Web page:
decluttering and discarding - how I adopted minimalism

A few months ago I managed to make the switch from being a slightly compulsive hoarder to adopting a minimalist lifestyle.

Unsurprisingly, this was hard as I had a lot of stuff prior to changing my attitude- I owned numerous identical clothes, endless shoes, a whole cabinet full of sentimental papers, more stationary than anyone could use in a lifetime, stacks of books and an unhealthy amount of clutter.

 I used to have some rather bizarre items in my room due to being sentimental- for over a year, I had a traffic cone which a drunk friend brought to my house. I always thought that it was important to keep stuff like this because it seemed important.

Except it wasn't.

Having far too much stuff did not make me happy.

Shuffling a gross traffic cone around my floor never brought to mind the fun of that night- it just got in the way. I spent a lot of time attempting to organize everything, something impossible if you own a lot. The I changed my perspective on physical belongings and it clicked that owning far less could make me happier.


I am still nowhere near completing this process. Every day I clear out more  from my room and now own about a quarter what I used to. If you asked me to list all that I got rid of, there is no way I could remember more than a few things and I don't miss any of it.

There has not been a single occasion when I have needed or suffered as a result of something I no longer have. Most of my belongings had been gifts or impulsive purchases which I felt obliged to keep. Some I felt guilty about the prospect of discarding, others belonged to some fantasy version of myself, some I didn't even know I had and others I thought were useful. Somehow, I failed to notice that if something never gets used, it cannot be useful.


So, how did I manage to make this shift? Here is what helped me and what might be useful if you are also making the transition to a minimalist lifestyle.

I planned with care before starting.

As well as listing the most important items for me to retain, I  considered why I wanted to make this shift. My reasons were (and still are) simple; I wanted to reduce my impact on the environment, I wanted to spend less time tidying and wanted to be able to travel without worrying about packing. In September, I will start university and the prospect of cramming my belongings into a tiny dormitory room is terrifying. When it became overwhelming I pictured how nice it will be if that room is tidy.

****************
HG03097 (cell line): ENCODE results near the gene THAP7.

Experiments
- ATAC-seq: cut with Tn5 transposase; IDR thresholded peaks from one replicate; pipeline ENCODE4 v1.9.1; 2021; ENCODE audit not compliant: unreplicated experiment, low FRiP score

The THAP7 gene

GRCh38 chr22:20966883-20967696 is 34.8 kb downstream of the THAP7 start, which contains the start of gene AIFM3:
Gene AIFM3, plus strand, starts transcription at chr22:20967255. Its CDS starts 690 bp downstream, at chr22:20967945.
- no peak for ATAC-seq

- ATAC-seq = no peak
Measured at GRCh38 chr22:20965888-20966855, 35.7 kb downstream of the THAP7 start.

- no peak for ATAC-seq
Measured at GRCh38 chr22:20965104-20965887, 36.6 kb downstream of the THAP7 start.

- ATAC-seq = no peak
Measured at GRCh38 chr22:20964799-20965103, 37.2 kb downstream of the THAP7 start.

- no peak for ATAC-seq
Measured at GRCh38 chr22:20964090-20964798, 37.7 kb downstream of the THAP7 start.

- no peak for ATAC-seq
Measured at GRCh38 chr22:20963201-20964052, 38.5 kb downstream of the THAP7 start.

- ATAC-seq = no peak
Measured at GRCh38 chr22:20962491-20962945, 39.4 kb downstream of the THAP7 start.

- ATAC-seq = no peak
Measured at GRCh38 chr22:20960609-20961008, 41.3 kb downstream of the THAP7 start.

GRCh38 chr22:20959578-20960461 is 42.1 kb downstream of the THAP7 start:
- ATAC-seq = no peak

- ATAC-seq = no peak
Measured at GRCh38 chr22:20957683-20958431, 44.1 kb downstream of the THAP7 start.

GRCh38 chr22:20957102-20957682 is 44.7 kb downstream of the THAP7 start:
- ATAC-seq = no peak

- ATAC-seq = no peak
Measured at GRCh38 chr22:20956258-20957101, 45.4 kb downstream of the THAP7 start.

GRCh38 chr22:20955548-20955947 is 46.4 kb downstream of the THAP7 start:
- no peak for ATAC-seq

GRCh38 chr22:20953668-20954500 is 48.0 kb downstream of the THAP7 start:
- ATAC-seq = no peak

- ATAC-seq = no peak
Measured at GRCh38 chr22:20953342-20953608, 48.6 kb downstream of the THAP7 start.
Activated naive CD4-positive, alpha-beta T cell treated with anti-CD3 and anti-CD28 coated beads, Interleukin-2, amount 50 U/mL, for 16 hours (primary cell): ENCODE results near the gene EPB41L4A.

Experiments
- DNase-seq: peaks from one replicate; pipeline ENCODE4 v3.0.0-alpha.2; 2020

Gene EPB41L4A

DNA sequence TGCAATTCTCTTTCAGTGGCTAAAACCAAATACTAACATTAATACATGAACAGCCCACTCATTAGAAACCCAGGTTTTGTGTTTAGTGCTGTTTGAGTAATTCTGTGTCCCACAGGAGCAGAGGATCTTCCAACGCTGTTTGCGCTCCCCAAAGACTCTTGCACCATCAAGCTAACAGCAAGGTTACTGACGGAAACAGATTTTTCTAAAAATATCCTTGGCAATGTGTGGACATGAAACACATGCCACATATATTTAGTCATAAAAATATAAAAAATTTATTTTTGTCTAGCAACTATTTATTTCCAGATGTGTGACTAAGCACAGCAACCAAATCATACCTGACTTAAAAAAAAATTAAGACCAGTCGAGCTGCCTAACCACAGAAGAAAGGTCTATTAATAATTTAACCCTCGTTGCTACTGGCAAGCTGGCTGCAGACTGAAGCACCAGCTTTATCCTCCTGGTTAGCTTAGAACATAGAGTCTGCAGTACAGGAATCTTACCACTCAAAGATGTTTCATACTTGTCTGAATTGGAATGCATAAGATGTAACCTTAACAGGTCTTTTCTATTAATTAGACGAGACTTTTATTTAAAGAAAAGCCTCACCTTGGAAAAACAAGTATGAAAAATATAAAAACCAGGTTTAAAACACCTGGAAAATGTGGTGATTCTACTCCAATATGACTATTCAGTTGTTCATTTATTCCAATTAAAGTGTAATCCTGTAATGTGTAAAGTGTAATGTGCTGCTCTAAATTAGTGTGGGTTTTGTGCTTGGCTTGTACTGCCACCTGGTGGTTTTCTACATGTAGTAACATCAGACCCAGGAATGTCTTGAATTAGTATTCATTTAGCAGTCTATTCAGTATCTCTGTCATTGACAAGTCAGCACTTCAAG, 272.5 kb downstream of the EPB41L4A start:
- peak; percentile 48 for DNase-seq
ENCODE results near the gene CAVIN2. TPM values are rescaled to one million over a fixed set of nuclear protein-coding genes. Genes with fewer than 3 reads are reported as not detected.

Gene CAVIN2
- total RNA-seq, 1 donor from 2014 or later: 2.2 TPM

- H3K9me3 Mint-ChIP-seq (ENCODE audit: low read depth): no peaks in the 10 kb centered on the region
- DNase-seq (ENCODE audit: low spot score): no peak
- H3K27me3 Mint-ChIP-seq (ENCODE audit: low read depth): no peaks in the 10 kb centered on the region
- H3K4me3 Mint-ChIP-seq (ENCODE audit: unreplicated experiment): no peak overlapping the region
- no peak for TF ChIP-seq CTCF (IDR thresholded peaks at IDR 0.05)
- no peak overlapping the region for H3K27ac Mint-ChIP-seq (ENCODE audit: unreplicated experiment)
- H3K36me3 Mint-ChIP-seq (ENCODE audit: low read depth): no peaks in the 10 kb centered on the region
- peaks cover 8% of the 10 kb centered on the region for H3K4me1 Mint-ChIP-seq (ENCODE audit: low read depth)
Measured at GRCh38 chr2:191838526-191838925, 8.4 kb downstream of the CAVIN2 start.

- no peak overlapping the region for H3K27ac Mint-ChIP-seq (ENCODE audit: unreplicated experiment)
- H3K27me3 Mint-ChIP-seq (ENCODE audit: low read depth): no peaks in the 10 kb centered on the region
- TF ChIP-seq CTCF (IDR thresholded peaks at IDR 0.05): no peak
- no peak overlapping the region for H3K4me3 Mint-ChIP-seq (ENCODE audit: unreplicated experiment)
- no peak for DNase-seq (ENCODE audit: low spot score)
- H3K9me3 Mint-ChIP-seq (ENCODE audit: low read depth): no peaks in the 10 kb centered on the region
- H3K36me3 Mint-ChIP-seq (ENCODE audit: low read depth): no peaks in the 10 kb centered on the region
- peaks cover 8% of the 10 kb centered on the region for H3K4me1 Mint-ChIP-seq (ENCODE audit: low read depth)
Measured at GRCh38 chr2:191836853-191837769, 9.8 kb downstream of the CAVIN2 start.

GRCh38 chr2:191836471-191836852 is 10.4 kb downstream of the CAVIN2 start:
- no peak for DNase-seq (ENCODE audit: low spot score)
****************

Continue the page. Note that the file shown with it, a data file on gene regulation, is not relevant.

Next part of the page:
I acknowledged that this was a personal process.

Each time I cleared out an area, I did so alone and avoided comparing myself to others. Just because some minimalists can fit all they own into a single backpack, does not mean I need to. My own aim was to stop making new purchases and discarding usable and needed items would have been conflicting. Throwing out things like unopened shampoo or wearable socks would have forced me to replace them - a pointless action to take in order to meet a quota of items it is supposedly acceptable to own. I know people who do not identify as minimalists yet own less than I do, even now. That is okay.

I let go of sentimentality and guilt.

Memories are stored in your mind, rather than in physical objects. Discarding them won't make you automatically forget the memories they trigger. I kept all of my full notebooks as they are the most space efficient way of holding on to the past. With all my notebooks stored by my mum (in an unknown location because she insisted they be kept), I could pare down the sentimental clutter. There is nothing I  need and do not own. If something is purely beautiful, I try to ensure it has not cost me any money and won't tie me down- like the pictures of my walls or various reclaimed things I like the look of.

I took the process slowly.

Over several weeks, I put one small area- a drawer, a shelf, a box- to clear out on my daily plan. There is no way it could have all been sorted through in one go, in part due to the sheer amount there was to synthesize. I had a lot of junk, much of it imbued with emotional weight. Decluttering at a slow pace also ensured I did it mindfully, making sure nothing went which I would regret or need to replace. I think this is why I have found it so beneficial; I let myself reflect on why I hoarded in the first place and my relationship to consumer culture. This was living in a different manner and not craving the unnecessary.

Those are the four simple factors that helped me to declutter my belongings, free from pressure or stress. These days I never feel weighed down by what I own and make considered purchases.